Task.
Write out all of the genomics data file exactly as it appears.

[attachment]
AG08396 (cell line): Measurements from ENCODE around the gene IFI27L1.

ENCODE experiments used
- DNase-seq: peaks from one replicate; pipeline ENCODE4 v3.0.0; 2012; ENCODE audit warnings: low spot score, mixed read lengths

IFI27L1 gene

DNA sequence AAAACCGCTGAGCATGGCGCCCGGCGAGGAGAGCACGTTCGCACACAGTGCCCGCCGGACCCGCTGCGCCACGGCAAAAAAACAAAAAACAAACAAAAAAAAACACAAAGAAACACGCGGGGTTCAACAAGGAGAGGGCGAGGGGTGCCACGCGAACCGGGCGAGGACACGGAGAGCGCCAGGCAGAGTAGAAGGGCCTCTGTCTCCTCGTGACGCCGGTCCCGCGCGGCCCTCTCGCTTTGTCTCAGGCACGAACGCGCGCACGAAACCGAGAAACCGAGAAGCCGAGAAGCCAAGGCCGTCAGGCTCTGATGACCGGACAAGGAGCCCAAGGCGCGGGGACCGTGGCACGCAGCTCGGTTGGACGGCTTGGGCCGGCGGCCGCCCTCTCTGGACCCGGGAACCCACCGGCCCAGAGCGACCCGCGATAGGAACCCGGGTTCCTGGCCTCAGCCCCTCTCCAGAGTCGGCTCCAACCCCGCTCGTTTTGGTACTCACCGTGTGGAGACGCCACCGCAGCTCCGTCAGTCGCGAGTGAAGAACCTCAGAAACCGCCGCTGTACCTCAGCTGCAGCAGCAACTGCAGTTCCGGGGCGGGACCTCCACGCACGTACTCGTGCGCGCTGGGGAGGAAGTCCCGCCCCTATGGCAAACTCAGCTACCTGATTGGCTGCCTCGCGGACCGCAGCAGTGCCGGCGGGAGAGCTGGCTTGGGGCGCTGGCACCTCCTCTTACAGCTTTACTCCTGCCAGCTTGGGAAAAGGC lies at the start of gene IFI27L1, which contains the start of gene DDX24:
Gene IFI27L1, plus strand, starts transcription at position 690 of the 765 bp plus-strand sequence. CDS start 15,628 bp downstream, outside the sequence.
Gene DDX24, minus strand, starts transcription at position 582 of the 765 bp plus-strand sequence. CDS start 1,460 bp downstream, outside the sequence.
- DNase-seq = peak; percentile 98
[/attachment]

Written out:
AG08396 (cell line): Measurements from ENCODE around the gene IFI27L1.

ENCODE experiments used
- DNase-seq: peaks from one replicate; pipeline ENCODE4 v3.0.0; 2012; ENCODE audit warnings: low spot score, mixed read lengths

IFI27L1 gene

DNA sequence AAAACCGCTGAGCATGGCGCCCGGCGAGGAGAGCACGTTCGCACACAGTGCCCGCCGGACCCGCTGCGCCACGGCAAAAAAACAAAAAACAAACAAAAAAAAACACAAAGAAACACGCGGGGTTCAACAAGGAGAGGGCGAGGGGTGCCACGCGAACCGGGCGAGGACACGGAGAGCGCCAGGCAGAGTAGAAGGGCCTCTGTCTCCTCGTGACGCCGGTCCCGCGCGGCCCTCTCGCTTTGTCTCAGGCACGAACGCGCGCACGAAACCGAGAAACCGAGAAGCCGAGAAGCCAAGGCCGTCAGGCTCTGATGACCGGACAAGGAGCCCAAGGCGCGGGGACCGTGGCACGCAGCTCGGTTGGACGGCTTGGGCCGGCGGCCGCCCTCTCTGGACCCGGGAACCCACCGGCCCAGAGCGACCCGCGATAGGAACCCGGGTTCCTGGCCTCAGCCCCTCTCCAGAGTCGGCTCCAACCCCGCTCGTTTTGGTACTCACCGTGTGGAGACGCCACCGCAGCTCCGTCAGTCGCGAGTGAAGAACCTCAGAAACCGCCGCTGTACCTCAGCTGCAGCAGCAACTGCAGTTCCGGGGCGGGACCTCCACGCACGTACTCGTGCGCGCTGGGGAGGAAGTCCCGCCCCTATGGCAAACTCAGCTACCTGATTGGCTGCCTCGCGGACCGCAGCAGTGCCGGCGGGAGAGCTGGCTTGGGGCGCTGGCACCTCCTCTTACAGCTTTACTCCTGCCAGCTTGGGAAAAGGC lies at the start of gene IFI27L1, which contains the start of gene DDX24:
Gene IFI27L1, plus strand, starts transcription at position 690 of the 765 bp plus-strand sequence. CDS start 15,628 bp downstream, outside the sequence.
Gene DDX24, minus strand, starts transcription at position 582 of the 765 bp plus-strand sequence. CDS start 1,460 bp downstream, outside the sequence.
- DNase-seq = peak; percentile 98